MIDDLE-EARTH: SHADOW OF WAR
Climbing mounts, a new nemesis system, and even a Balrog – but shall it pass (muster)?
Two things remain surprising about 2014’s Shadow Of Mordor: that it was downright brilliant, and that no one since has successfully pilfered its innovative Nemesis system that came to be its hallmark – and standout feature. That’s great news for this sequel, of course, hungry as we all are to dive back into Orc-toppling, Sauronbothering craziness. But Monolith seems keen to push the gameplay in new directions this time, too.
Mounts are just one of those ventures, and a massive Balrogfighting spirit of nature called Carnan is a fine example. Despite his looming stature in drake form, he’s agile as you like when traversing the environment, almost as accomplished a climber as that other famous Drake (brief pause while the pantomime booing simmers down). This newfound verticality for mounts comes in very handy, given that another new feature is those great big fortress assaults. Before embarking on these, enemy fortifications must be studied and captains must be selected to join you in battle. These captains have different abilities; they might give you a dragon in the battle, or provide spiders to overwhelm opposing troops from within their walls, or a troll to knock those walls down, to name but a few. Whoever you bring along, your choices will have visible effects all around you on the battlefield. Rog and roll In our latest look at Shadow Of War Talion interrupts an Orc trying to raise a Balrog from a huge fiery pit. Interrupting him halfway through, a boss fight between Talion, Carnan and the Balrog kicks off in a multi-stage structure. First Talion dodges environmental hazards while firing arrows off into the Balrog’s weak spots, while Carnan adopts the form of a hulking great troll to battle it.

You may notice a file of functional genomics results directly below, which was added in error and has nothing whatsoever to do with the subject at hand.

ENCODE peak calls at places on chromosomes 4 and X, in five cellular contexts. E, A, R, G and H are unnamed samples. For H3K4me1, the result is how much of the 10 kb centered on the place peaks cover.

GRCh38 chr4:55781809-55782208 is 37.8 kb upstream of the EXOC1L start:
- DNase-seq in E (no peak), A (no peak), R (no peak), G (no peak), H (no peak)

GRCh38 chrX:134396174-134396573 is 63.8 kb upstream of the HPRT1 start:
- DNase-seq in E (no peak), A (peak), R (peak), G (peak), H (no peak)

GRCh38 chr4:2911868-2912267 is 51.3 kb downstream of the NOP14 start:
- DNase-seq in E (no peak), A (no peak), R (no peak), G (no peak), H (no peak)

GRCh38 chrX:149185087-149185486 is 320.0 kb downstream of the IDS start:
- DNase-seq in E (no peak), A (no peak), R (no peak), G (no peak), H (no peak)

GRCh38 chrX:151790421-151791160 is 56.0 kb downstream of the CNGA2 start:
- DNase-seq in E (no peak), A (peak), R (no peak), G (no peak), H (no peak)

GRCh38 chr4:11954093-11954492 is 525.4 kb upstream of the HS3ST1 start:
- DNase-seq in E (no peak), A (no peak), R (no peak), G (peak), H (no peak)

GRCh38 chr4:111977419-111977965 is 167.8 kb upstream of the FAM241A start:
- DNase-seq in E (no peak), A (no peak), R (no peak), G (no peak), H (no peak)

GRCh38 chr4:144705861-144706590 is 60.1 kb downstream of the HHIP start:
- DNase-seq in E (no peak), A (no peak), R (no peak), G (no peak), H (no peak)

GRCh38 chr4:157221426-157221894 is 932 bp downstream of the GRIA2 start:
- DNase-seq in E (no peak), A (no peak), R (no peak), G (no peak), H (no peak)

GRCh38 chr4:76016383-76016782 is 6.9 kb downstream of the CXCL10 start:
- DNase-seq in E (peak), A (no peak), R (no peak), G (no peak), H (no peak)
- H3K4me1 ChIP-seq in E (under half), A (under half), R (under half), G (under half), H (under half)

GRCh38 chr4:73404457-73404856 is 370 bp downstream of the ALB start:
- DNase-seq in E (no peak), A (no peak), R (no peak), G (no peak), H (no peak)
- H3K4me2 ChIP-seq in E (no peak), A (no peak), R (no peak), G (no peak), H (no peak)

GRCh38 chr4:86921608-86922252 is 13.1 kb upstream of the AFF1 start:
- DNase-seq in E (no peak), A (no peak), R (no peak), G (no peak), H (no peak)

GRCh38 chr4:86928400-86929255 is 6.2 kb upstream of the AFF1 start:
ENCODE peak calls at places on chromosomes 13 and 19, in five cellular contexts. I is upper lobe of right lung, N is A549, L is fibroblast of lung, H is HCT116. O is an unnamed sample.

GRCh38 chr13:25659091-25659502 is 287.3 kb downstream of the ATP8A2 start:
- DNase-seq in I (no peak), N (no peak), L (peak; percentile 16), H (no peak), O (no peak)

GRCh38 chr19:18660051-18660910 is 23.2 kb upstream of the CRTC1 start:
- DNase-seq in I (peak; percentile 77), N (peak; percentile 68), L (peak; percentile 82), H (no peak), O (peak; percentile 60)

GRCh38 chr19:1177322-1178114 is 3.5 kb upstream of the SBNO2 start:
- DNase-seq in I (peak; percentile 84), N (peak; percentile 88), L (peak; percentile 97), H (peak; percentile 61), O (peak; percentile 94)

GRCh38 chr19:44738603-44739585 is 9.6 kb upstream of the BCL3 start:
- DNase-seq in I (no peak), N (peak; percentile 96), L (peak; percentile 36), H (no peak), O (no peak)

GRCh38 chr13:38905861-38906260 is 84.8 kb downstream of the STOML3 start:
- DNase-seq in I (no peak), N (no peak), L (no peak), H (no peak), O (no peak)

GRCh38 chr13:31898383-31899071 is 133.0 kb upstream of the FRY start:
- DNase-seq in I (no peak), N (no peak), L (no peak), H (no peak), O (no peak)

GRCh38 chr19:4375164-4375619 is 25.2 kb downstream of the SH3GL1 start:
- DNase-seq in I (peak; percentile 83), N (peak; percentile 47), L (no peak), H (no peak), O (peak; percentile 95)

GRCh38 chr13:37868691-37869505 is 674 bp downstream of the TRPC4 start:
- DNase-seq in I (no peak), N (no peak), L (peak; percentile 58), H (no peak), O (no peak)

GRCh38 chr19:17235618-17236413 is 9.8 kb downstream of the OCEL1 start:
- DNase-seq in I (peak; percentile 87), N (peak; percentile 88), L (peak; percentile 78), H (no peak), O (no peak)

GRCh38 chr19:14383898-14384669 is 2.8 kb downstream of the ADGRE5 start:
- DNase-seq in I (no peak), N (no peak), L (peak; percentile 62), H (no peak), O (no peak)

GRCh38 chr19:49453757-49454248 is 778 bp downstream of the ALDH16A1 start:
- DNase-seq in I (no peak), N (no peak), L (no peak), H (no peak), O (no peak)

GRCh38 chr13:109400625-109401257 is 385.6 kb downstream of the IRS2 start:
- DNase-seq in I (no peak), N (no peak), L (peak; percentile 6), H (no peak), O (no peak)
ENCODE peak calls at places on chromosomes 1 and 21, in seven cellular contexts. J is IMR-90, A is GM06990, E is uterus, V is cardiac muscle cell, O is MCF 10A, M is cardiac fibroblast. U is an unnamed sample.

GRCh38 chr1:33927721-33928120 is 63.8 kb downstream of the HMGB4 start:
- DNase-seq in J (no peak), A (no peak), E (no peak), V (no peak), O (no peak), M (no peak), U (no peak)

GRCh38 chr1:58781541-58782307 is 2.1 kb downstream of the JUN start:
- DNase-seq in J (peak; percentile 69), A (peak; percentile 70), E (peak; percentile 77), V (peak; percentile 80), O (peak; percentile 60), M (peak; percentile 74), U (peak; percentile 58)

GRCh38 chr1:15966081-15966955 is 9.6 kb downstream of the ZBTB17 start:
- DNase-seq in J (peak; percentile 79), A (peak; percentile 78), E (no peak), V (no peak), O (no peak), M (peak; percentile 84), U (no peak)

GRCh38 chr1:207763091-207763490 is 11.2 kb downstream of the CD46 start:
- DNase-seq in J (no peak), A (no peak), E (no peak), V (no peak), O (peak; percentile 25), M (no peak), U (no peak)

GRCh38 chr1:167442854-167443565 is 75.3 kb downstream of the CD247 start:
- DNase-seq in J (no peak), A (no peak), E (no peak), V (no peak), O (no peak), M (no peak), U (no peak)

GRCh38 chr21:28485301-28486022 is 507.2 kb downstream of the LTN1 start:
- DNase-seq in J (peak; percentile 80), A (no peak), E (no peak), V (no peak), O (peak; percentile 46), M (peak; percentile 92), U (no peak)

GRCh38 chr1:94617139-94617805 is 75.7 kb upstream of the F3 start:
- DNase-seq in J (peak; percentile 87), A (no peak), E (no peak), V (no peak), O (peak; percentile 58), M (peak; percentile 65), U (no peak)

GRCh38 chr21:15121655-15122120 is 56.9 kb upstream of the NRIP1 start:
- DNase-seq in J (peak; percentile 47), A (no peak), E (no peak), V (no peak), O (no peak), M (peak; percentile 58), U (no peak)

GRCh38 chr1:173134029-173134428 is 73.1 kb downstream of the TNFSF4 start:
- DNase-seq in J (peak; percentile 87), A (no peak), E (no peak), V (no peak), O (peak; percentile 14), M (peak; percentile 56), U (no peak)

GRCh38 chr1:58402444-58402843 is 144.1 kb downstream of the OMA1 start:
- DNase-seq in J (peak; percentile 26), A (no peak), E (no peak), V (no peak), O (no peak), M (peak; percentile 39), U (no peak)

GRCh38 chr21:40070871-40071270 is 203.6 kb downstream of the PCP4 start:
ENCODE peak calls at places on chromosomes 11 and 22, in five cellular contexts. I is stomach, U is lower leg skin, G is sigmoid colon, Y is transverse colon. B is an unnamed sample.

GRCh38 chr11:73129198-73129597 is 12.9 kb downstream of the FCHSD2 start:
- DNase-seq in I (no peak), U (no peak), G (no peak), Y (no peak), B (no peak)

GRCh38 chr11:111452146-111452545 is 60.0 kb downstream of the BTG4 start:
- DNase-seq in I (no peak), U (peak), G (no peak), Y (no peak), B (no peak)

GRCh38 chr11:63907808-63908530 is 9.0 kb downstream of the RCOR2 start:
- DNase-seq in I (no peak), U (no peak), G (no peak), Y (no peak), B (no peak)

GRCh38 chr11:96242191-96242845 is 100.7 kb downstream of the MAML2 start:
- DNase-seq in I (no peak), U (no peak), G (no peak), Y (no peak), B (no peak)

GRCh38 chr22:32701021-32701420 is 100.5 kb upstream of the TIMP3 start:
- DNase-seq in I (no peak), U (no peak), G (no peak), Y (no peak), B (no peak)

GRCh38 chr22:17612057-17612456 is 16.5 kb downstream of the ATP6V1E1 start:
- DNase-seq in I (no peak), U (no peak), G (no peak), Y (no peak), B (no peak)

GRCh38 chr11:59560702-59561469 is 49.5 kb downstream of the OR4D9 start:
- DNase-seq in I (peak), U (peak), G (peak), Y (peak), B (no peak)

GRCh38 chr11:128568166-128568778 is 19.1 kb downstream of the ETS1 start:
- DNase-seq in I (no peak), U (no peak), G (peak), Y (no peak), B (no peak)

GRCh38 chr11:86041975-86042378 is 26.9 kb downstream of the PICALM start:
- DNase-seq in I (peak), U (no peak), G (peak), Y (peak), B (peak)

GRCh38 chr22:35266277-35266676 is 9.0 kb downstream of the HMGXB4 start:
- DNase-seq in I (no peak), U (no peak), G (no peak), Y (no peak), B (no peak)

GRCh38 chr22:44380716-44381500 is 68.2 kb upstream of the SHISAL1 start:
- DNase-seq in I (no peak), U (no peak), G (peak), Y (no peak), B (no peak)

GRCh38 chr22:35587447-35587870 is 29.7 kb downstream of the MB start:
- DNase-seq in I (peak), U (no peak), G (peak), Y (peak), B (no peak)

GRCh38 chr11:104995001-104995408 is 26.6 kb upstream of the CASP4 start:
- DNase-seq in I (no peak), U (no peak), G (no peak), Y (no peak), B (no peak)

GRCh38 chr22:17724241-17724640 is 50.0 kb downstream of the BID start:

Then it’s time for Talion to climb aboard Carnan as he takes on a drake’s form, and here you can control Carnan himself in the fight, while occasionally also firing off Talion’s arrows. Eventually the Balrog realises it’s in a losing battle and scarpers, whereupon it can be chased down. Plenty of scraps were had in Shadow Of Mordor, many of them memorable, but few as infused with Hollywood bluster as this one. It’s a deliberate effort on Monolith’s part to go bigger with the game’s adversaries. The devs want to pit you against the likes of the Nazgul, the Dark Lord himself (Voldemort, right?) and others.
As for that venerable Nemesis system, it’s wound more tightly into the main narrative now. Unique Orcs that you might organically develop rivalries with through the course of the game can now be pulled into the primary plot arc to play a role there. Everyone’s story will play out at least slightly differently, then. What’s more, the Fortress Assault missions in your campaign place you as leader of several captains, and those captains can, like your Orc nemeses, be killed. There’s a brief window in which to get to them and use your Dominate ability to revive them. Fail to do so and his skills and experience are lost while a rookie takes his spot. Heartbreak.
Hats off to Monolith for pushing the envelope further, when all they really needed to do was turn up with the Nemesis system again. Which of their new ideas will open-world games fail to adopt genre-wide when Shadow Of War releases? We’ll find out this winter, but it appears they’re spoiled for choice this time.
“Your choices will have visible effects all round you on the battlefield”